Making Watering Easier

As of today (and until I decide it doesnt help) I'm changing the way I ship trees.
I have always put a cover layer of small stones on the soil surface, but now I'm going to provide the stones separately and ask that you wait 2-3 weeks before spreading them on the soil surface.

Because by exposing the soil surface, I think it will be easier to tell when the soil has dried out enough to need more water.
1- You'll be able to see the texture and colour of the soil surface
2- by shifting a little soil to the side you'll be able to see how deep into the pot you need to go before the soil appears darker
3- You won't have the stones acting as a barrier to retain moisture. Now this is both good and bad, but since I have found that more bonsai die by drowning, it makes sense to me. So by withholding on the stone cover for a few weeks you'll have a better idea how much water the tree is taking up (at that time- but its always changing).

Proper watering is hard. Trust me. I've been doing this for years and I still mess up from time to time. But as much as I hate to admit it, when I mess up its because I got careless and wasn't paying attention.

There is what used to be a lovely tiger bark sitting downstairs that dropped every one of its leaves because I repotted it and then let it dry out- that's called "yer bonsai double jeopardy".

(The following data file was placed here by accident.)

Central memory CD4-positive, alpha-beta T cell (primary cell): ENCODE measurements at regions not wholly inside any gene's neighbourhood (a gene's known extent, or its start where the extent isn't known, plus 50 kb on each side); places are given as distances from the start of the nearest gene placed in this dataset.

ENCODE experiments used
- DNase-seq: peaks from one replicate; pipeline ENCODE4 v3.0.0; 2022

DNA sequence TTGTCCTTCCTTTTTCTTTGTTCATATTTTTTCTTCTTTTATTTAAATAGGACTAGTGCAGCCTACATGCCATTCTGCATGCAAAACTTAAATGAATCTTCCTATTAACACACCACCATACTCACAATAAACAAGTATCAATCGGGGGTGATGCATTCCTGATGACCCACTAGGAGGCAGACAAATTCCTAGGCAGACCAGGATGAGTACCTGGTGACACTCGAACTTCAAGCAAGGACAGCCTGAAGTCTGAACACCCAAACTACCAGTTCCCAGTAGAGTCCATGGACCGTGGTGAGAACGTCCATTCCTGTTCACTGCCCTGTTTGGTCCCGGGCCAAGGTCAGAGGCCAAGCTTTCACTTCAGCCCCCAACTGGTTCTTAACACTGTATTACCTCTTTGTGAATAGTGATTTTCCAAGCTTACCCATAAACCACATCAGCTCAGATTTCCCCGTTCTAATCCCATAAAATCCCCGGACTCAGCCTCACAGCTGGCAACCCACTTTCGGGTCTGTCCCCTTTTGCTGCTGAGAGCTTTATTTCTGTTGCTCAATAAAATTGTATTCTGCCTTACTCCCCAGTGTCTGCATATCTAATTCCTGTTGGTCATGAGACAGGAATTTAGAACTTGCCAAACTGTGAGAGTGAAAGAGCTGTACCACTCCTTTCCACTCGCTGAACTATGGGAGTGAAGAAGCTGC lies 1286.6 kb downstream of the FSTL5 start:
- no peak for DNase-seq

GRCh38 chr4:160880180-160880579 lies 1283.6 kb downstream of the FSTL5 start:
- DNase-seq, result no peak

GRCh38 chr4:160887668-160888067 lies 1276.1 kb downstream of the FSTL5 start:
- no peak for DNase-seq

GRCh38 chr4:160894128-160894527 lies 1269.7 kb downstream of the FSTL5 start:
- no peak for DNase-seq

Watching the soil is one hint on when to water.It changes colour, the texture is different and if you've really let it dry out you will see it pulling away from the sides of the pot.
Feeling the weight of the pot is another
Invest in a moisture meter- use it to verify your judgement of when to water.
A common measure is to feel the soil below the surface to determine if it's wet and I confess I've used that instruction many times, but to tell you the truth I personally can't feel "wet". I can feel hot and cold, hard and soft, but not wet. Try it! Stick you finger in a glass of water and ask yourself how does wet feel? Nadda- until you take your finger out of the glass and some water is still on it. So I'm thinking that as a way to tell if you need to water your plant- this is kinda useless. I'll be removing it from my instructions and looking for better help.

A better - but more difficult way to know when to water is to carefully study your tree.
Water your tree well and the next day look at the leaves and the new shoots. (And pick up the pot to feel the weight- Water is heavy)
The leaves should look firm, maybe even a little shiney and relatively bright. Look to see how prominent the veins are ( if there are any). Are the spread out like an open hand? Now look at them every single day. If you're paying enough attention you'll see the lose some of that gloss, get a bit duller. They'll look a little thinner and the veins will stand out. They'll start to curl in.
On deciduous trees you'll see the ends of the new shoots start to droop as they are one of the places on the tree that are the most sensitive to watering since the tissues are holding so much more water and haven't hardened off yet.

A closing point for this article - and a chance to conclusively demonstrate why I will never make a living as an artist- is the highly scientific illustration below.

shallow pots hold proportionately more water- thank you gravity!

Here's what its about:When adding water to any potted plant, gravity will pull the water down until a small - but consistent amount- is left in the bottom. The problem with bonsai pots is that - for example- an inch of water at the bottom of an 8 inch deep pot is one thing but in a 3 inch deep pot you still have that same inch of water in the bottom, which means that most roots will be sitting in it.